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United States Court of Appeals,First Circuit.

UNITED STATES, Appellee, v. Dianne WILKERSON, Defendant, Appellant.

No. 11–1069.

Decided: April 05, 2012

Before LYNCH, Chief Judge, TORRUELLA and THOMPSON, Circuit Judges. Judith H. Mizner, Assistant Federal Public Defender, on brief for appellant. Kelly Begg Lawrence, Assistant U.S. Attorney, and Carmen M. Ortiz, United States Attorney, on brief for appellee.

Defendant-appellant Dianne Wilkerson, a former state senator in Massachusetts, pleaded guilty to federal charges of attempted extortion (18 U.S.C. § 1951) based on her acceptance of money offered in exchange for her favorable influence in her official capacity. Her crime involved two separate matters: the issuance of a liquor license for a new club, and the sale and development of a parcel of publicly-owned land. After she pleaded guilty, the district court received a lengthy presentence report, and conducted a thorough sentencing hearing. Before imposing sentence, the district court stated its reasons in some detail. It imposed a prison term of forty-two months, which was near the middle of the applicable range under the United States Sentencing Guidelines.

The defense takes issue with three separate conclusions that it attributes to the district court, based on the court's statement of reasons in support of the sentence imposed. First, in relation to a prior conviction for failure to file tax returns, Wilkerson released a public statement in which she said “[f]or public officials, there should be a higher expectation about how we conduct even our personal affairs. This is a personal tax matter.” The district court stated its own view that “[a] tax violation by a public official is not a personal matter.” The defense construes the district court's statement as a rebuke and an accusation that Wilkerson did not accept full responsibility for her prior crime. The context in which the district court made the statement makes this interpretation unlikely. The court explained that it did “not want to twist people's words around and turn them on them” but did “want to make a larger point.” It then posited that Wilkerson had fallen into neglect of her own legal responsibilities by following an unbalanced and over-committed approach in her public service. The court's comment is most plausibly interpreted as a segue to make a “larger point,” and a fair one, about the public implications of an over-engaged official's failure to attend to his or her own legal responsibilities.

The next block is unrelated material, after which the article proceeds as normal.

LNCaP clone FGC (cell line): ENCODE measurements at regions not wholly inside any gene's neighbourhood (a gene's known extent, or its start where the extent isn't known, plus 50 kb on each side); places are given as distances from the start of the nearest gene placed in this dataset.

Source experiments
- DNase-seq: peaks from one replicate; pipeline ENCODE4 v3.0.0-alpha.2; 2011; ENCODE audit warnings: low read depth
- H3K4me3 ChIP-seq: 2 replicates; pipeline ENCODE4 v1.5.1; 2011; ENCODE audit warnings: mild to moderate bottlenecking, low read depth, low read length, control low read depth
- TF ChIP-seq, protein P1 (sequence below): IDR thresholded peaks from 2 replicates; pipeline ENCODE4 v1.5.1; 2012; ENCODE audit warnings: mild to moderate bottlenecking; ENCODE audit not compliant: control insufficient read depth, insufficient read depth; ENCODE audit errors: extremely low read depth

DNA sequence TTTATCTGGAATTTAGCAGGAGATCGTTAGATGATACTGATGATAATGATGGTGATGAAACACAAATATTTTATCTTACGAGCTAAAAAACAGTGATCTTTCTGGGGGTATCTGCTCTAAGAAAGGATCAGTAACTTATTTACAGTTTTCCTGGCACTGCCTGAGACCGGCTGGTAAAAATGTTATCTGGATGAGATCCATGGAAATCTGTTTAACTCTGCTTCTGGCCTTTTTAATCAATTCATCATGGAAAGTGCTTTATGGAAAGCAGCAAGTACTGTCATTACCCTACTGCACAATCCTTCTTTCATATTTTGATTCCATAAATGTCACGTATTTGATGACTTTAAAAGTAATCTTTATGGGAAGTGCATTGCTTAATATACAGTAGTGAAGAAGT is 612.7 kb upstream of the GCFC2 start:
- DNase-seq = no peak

The defense also takes issue with the district court's comment, concerning Wilkerson's prior state civil campaign-finance violations, that she “was simply inattentive and inattentive in a way that permitted her to have access to money that she should not have had.” The defense construes this comment as accusing Wilkerson of putting disputed funds to personal use. This is too strong of an imputation. However technical Wilkerson's violations might have been, and however little money was diverted to personal use, campaign-finance violations involve a recipient's impropriety in connection with received funds. The district court's colloquial phrasing about “access to money she should not have had” is a fair comment on the implications of non-compliance with campaign-finance requirements.

Finally the defense disputes the district court's conclusion that Wilkerson's engagement as a college “consultant” was one of “a series of very embarrassing things” she did in response to her financial troubles. The defense makes the point that it is not improper for a legislator to teach or lecture at a college. This is a fair point in the abstract, but the district court's comment was specific to the circumstances of Wilkerson's arrangement. In response to overtures from a donor who was supportive of Wilkerson and mindful of her financial troubles, the college leadership decided to offer Wilkerson fifteen thousand dollars for an engagement of six months. Her work largely consisted of arranging three lectures, to be given by other speakers, on topics of public concern. Measuring the ‘proportionality’ of compensation is not an exact science, but Wilkerson's arrangement with the college certainly would have been remunerative, and the main impetus behind it appears to have been the influence brought to bear by her supporter. The district court's skeptical appraisal of Wilkerson's arrangement with the college was within the bounds of reasonableness.

The judgment of the district court is affirmed.